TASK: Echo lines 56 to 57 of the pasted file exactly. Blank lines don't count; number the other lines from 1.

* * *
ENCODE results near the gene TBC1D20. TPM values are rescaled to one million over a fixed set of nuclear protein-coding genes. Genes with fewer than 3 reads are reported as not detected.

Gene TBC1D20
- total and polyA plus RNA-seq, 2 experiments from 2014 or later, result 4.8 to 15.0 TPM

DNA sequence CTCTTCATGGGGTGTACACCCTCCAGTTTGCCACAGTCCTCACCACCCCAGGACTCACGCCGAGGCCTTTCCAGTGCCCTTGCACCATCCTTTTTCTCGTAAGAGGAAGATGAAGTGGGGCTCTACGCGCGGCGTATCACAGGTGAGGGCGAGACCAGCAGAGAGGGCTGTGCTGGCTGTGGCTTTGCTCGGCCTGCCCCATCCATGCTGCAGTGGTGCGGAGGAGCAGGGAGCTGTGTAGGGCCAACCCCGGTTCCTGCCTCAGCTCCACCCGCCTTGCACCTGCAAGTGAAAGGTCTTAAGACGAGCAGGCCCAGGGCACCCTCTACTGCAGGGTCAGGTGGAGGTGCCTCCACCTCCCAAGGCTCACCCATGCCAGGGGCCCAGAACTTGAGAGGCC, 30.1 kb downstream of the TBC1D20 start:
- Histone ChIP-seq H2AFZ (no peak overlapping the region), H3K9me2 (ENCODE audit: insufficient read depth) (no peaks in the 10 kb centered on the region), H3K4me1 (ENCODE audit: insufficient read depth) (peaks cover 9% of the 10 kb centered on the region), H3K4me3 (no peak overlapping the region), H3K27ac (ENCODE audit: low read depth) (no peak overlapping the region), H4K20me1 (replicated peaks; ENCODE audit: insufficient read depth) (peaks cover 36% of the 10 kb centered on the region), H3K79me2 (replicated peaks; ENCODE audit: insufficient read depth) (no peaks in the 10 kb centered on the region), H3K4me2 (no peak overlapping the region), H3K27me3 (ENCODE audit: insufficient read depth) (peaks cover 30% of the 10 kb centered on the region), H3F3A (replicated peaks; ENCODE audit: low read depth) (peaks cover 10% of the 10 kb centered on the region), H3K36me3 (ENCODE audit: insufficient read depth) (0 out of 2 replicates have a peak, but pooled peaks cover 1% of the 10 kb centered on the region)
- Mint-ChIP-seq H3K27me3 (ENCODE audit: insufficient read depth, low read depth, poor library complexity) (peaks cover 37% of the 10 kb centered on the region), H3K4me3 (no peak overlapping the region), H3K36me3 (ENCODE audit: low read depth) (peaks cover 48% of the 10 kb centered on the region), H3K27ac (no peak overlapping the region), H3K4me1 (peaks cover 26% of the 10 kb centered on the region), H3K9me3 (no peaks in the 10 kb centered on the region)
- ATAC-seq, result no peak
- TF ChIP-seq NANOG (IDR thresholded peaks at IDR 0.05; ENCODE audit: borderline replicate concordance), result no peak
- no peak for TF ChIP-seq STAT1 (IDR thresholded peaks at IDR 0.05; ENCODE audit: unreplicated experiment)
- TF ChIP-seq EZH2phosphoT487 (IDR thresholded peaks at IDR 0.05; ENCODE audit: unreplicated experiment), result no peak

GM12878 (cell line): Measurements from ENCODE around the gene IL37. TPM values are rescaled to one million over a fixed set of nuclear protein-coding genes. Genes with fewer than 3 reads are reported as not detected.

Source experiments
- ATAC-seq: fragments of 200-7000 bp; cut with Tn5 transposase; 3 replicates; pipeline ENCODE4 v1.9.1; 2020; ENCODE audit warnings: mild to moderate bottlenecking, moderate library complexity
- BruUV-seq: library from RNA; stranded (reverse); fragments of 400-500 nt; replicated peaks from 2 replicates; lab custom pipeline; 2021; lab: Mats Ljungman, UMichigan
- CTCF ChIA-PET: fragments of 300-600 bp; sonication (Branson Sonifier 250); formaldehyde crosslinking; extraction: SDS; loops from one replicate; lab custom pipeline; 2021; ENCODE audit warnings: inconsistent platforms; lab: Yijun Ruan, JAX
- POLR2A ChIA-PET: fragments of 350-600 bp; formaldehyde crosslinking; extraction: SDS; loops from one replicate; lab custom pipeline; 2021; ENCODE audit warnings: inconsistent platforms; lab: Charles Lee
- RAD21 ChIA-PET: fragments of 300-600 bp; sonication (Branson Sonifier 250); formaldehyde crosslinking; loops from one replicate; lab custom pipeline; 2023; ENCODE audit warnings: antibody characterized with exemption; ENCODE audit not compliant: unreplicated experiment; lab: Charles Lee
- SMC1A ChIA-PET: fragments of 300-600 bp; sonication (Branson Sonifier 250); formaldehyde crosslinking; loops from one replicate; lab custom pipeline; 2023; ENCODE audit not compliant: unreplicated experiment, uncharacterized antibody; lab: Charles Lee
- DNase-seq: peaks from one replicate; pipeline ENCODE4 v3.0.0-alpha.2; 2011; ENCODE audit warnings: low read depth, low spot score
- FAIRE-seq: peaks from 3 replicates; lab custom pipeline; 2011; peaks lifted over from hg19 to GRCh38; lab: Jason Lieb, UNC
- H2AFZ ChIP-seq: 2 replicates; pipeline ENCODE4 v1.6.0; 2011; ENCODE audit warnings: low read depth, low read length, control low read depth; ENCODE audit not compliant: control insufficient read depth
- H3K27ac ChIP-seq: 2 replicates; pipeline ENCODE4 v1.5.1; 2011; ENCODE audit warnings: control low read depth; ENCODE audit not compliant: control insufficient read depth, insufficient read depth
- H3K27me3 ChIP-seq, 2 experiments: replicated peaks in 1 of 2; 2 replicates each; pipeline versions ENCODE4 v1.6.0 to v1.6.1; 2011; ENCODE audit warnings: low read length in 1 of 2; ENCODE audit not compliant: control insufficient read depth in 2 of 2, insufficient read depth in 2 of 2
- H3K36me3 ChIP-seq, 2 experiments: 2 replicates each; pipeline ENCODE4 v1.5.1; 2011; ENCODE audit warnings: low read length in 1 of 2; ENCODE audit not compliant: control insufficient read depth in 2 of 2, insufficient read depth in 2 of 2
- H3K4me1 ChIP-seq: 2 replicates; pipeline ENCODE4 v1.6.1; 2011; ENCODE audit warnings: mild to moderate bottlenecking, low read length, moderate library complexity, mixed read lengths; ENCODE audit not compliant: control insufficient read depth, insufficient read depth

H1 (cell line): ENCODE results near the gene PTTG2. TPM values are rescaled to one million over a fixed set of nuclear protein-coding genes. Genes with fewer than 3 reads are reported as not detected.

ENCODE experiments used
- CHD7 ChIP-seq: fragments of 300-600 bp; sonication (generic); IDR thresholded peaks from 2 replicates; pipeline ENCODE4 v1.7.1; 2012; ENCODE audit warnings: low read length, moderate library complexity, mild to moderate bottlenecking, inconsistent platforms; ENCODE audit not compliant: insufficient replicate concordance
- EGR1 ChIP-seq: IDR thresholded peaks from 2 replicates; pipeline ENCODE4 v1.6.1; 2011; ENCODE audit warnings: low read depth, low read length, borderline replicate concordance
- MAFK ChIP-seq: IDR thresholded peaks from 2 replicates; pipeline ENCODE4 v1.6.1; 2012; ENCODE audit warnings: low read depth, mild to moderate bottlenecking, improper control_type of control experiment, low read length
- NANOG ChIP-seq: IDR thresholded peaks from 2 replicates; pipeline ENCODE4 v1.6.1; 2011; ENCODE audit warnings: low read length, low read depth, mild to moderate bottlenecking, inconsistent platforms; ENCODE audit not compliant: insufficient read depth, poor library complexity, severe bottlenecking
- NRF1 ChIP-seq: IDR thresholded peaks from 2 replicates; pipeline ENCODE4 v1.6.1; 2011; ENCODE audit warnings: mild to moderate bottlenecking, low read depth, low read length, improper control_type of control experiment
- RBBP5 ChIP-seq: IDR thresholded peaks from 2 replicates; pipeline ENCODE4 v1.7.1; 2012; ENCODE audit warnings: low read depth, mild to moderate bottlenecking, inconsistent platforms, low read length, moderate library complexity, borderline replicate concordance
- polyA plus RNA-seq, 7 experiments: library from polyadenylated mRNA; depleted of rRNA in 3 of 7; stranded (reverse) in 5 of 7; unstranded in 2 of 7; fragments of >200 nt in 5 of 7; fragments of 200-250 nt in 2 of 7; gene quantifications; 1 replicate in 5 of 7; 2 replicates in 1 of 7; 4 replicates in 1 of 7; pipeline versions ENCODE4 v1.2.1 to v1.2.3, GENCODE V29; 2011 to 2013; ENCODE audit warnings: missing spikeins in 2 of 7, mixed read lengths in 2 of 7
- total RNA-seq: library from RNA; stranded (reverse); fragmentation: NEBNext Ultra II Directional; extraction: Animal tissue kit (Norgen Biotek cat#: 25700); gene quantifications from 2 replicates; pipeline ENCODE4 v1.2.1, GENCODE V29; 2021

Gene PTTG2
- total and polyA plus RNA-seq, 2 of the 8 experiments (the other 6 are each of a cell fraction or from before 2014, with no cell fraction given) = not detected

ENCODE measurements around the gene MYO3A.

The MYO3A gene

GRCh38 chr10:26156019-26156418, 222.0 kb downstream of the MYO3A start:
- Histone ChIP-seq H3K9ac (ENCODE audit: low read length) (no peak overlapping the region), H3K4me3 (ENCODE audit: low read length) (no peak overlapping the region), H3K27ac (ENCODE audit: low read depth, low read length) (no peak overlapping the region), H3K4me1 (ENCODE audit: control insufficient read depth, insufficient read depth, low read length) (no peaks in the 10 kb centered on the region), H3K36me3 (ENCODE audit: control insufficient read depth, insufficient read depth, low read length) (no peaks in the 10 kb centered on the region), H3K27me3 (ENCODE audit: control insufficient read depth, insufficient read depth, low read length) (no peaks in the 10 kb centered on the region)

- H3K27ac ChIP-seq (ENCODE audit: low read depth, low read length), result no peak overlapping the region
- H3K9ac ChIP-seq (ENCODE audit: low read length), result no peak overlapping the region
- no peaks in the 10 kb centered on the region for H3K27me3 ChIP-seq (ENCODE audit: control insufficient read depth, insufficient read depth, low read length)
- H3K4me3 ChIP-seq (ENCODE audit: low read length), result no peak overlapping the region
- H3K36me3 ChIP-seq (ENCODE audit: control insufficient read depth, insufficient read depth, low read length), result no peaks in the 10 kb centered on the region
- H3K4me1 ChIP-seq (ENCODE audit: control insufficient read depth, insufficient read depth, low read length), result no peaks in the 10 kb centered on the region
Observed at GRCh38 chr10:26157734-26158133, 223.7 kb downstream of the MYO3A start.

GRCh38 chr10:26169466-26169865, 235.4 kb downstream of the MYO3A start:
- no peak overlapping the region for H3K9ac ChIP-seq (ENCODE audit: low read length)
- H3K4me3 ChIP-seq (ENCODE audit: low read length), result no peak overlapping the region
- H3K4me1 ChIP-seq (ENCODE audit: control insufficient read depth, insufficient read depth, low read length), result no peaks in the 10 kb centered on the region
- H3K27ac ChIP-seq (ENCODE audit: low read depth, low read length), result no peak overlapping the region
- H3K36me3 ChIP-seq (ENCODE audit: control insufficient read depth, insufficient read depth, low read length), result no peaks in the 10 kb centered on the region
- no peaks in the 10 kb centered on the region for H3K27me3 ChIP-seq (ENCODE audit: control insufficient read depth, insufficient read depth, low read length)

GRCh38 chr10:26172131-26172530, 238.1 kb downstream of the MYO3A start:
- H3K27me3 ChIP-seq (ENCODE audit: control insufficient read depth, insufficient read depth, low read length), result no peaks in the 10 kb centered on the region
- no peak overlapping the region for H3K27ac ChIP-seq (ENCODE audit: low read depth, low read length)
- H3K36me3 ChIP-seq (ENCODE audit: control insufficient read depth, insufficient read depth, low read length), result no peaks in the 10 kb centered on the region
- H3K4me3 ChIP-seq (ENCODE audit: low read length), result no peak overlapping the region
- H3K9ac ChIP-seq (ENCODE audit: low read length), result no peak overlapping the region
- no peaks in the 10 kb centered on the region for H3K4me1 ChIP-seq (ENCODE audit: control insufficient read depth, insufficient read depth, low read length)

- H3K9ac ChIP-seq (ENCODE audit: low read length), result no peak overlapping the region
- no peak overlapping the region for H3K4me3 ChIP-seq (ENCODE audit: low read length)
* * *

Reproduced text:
GRCh38 chr10:26172131-26172530, 238.1 kb downstream of the MYO3A start:
- H3K27me3 ChIP-seq (ENCODE audit: control insufficient read depth, insufficient read depth, low read length), result no peaks in the 10 kb centered on the region